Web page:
Four Optical Packaging Processes

The optical transceiver module has three major components, which are opto-electronic devices (TOSA/ROSA), a circuit board with electronic components (PCBA) and optical interfaces (housings) such as LC, SC and MPO.
Components of an Optical Transceiver

Figure1: Components of an Optical Transceiver

The optical transmitting part is composed of three parts: light source, driving circuit, and control circuit (such as APC), which is used to test the two parameters of optical power and extinction ratio.

Optical transmitting Circuit schematic

Figure2: Optical transmitting circuit schematic

The receiving part, with PIN as an example, is composed of PINTIA (InGaAs PIN and trans-impedance amplifier) and limiting amplifier. The input optical signal is converted to photo-current through the PIN tube, and the photocurrent is converted into a voltage signal by the trans-impedance amplifier. Then the voltage signal is amplified by the limiting amplifier and produce differential DATA and DATA signal exchange output through the shaping filter and limiting amplifier. It has no-light-alarm function– when the optical power is not enough to maintain the operation of the module, the SD terminal generates a logic low signal to raise an alarm.

Optical receiving circuit schematic

Figure3: Optical receiving circuit schematic

The basic structure of optical module package is Transmitting Optical Sub-Assembly (TOSA) and driving circuit, Receiving Optical Sub-Assembly (ROSA) and receiving circuit. The technical barriers in TOSA and ROSA mainly lie in two aspects: optical chip and optical packaging technology, which are the core competitiveness of Fiber Mall. Fiber Mall has a complete set of optical packaging technologies, which can be used for the development and production of each packaging process type.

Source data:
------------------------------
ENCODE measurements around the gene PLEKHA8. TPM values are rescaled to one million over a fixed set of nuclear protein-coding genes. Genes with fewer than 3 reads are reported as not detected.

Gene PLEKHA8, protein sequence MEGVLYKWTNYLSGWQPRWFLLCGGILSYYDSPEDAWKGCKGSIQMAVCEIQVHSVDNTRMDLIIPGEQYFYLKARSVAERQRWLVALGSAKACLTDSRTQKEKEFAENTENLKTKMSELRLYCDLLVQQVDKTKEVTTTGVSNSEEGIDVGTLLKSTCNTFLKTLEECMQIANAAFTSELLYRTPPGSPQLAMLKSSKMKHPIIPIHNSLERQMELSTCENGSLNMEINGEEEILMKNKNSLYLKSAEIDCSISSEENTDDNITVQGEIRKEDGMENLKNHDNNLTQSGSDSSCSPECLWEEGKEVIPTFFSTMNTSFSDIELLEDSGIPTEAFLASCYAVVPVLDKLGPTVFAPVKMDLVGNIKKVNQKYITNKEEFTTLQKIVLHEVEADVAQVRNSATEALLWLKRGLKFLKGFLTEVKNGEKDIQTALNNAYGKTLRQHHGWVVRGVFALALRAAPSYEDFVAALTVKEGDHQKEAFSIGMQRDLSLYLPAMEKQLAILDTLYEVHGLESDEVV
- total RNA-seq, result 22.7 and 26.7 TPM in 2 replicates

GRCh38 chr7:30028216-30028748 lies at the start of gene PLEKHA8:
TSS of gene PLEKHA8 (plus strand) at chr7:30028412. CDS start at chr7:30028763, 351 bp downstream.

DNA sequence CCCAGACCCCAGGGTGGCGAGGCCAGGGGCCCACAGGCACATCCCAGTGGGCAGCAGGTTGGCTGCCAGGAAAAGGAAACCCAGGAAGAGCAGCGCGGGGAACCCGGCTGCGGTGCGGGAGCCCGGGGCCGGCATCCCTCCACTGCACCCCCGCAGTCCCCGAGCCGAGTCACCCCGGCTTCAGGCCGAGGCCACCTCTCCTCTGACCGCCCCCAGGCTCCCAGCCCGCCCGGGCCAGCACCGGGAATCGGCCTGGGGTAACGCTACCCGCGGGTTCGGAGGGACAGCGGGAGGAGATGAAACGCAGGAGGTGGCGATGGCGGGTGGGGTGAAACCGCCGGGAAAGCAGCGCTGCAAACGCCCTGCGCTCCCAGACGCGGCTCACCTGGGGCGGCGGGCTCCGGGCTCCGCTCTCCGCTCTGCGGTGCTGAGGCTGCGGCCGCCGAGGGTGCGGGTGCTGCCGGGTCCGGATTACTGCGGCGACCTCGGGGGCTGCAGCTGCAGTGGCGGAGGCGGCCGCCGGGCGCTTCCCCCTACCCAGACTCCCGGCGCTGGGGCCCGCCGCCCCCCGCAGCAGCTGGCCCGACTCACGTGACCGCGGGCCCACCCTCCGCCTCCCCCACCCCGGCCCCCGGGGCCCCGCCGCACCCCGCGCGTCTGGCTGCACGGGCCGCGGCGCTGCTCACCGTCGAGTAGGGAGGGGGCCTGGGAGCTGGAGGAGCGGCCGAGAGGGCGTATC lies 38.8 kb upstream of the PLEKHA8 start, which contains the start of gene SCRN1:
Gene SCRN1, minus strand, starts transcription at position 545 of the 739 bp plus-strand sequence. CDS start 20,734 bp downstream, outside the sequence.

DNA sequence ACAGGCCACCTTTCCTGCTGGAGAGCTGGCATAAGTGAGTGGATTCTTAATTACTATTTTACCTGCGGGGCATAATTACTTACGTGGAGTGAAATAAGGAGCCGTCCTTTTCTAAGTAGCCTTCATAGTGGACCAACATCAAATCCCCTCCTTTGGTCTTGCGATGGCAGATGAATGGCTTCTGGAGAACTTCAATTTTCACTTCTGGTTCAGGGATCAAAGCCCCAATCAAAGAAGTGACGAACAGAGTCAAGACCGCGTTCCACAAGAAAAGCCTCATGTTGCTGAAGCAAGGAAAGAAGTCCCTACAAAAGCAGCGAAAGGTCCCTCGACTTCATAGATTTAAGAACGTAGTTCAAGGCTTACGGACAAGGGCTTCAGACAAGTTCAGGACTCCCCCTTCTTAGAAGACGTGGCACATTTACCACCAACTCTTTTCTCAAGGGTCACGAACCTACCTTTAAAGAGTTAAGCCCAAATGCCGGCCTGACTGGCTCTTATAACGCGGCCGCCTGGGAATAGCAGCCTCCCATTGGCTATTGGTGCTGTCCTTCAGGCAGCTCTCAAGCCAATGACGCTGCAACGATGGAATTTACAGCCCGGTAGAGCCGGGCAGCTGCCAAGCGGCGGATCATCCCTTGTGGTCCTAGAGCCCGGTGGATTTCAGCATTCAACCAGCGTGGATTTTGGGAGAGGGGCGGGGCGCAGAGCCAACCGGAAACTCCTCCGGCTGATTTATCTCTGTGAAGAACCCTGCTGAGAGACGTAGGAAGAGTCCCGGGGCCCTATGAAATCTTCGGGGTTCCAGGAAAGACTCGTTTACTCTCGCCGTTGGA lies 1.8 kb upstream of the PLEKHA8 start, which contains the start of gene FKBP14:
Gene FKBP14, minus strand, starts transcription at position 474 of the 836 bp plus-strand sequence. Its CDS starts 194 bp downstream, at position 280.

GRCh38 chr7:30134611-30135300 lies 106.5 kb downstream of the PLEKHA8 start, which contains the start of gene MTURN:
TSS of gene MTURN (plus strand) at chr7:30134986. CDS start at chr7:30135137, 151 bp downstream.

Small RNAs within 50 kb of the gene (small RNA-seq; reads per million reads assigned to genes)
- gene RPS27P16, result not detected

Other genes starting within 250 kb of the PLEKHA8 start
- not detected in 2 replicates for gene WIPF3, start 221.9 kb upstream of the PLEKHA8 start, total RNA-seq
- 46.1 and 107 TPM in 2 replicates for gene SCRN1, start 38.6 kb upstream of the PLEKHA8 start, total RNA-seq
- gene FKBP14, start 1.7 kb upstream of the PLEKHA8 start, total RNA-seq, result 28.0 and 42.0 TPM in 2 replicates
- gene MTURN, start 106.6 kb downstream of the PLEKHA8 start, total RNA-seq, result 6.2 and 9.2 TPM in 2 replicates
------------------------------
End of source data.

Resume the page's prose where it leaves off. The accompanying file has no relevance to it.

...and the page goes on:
Design platforms for different optical packaging techniques

Figure4: Design platforms for different optical packaging techniques

Generally, ROSA is packaged with beam splitter, photodiode (converting optical signal to voltage) and trans-impedance amplifier (amplifying voltage signal), while TOSA is packaged with laser driver, laser and multiplexer. There are four main optical packaging processes for TOSA and ROSA:

1) TO-CAN coaxial package

TO-CAN coaxial package: in most cases, the housing is cylindrical. It is difficult for built-in cooling, heat dissipation, and for high power output under high current because of its small volume, so it is not suitable for long distance transmission. At present, the main application is in 2.5Gbit/s and 10Gbit/s short-distance transmission, with low cost and simple process.

TO-CAN coaxial package

Figure 5: TO-CAN coaxial package

Fiber Mall’s 10G SFP+ AOC products made with TO-CAN coaxial packaging process.

Fiber Mall's 10G SFP+ AOC products made with TO-CAN coaxial packaging process.

Figure6: Fiber Mall’s 10G SFP+ AOC products

2)Butterfly package